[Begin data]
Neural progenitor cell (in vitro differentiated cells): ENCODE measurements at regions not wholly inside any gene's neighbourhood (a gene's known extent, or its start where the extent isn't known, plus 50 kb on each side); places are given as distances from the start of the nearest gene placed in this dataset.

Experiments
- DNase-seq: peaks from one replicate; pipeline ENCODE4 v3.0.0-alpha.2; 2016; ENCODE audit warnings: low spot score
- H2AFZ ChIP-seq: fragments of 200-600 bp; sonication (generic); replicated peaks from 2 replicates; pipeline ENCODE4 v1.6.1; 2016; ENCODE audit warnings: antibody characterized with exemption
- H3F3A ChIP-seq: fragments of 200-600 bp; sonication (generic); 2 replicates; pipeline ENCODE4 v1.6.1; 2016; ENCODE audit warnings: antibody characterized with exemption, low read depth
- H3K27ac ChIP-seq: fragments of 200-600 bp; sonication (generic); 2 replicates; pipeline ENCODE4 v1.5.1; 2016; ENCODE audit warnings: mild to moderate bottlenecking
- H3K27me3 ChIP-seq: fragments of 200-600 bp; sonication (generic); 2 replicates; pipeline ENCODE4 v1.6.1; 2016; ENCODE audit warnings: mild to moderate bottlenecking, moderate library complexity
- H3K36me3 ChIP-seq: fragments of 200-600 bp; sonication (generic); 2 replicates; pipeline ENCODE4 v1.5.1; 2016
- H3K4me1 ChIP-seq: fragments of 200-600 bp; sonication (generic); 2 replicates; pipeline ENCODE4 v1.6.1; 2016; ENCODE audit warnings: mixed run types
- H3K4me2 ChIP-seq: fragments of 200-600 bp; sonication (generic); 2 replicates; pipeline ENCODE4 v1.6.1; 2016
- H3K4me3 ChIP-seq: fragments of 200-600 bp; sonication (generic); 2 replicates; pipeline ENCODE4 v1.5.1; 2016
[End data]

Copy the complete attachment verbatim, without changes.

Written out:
Neural progenitor cell (in vitro differentiated cells): ENCODE measurements at regions not wholly inside any gene's neighbourhood (a gene's known extent, or its start where the extent isn't known, plus 50 kb on each side); places are given as distances from the start of the nearest gene placed in this dataset.

Experiments
- DNase-seq: peaks from one replicate; pipeline ENCODE4 v3.0.0-alpha.2; 2016; ENCODE audit warnings: low spot score
- H2AFZ ChIP-seq: fragments of 200-600 bp; sonication (generic); replicated peaks from 2 replicates; pipeline ENCODE4 v1.6.1; 2016; ENCODE audit warnings: antibody characterized with exemption
- H3F3A ChIP-seq: fragments of 200-600 bp; sonication (generic); 2 replicates; pipeline ENCODE4 v1.6.1; 2016; ENCODE audit warnings: antibody characterized with exemption, low read depth
- H3K27ac ChIP-seq: fragments of 200-600 bp; sonication (generic); 2 replicates; pipeline ENCODE4 v1.5.1; 2016; ENCODE audit warnings: mild to moderate bottlenecking
- H3K27me3 ChIP-seq: fragments of 200-600 bp; sonication (generic); 2 replicates; pipeline ENCODE4 v1.6.1; 2016; ENCODE audit warnings: mild to moderate bottlenecking, moderate library complexity
- H3K36me3 ChIP-seq: fragments of 200-600 bp; sonication (generic); 2 replicates; pipeline ENCODE4 v1.5.1; 2016
- H3K4me1 ChIP-seq: fragments of 200-600 bp; sonication (generic); 2 replicates; pipeline ENCODE4 v1.6.1; 2016; ENCODE audit warnings: mixed run types
- H3K4me2 ChIP-seq: fragments of 200-600 bp; sonication (generic); 2 replicates; pipeline ENCODE4 v1.6.1; 2016
- H3K4me3 ChIP-seq: fragments of 200-600 bp; sonication (generic); 2 replicates; pipeline ENCODE4 v1.5.1; 2016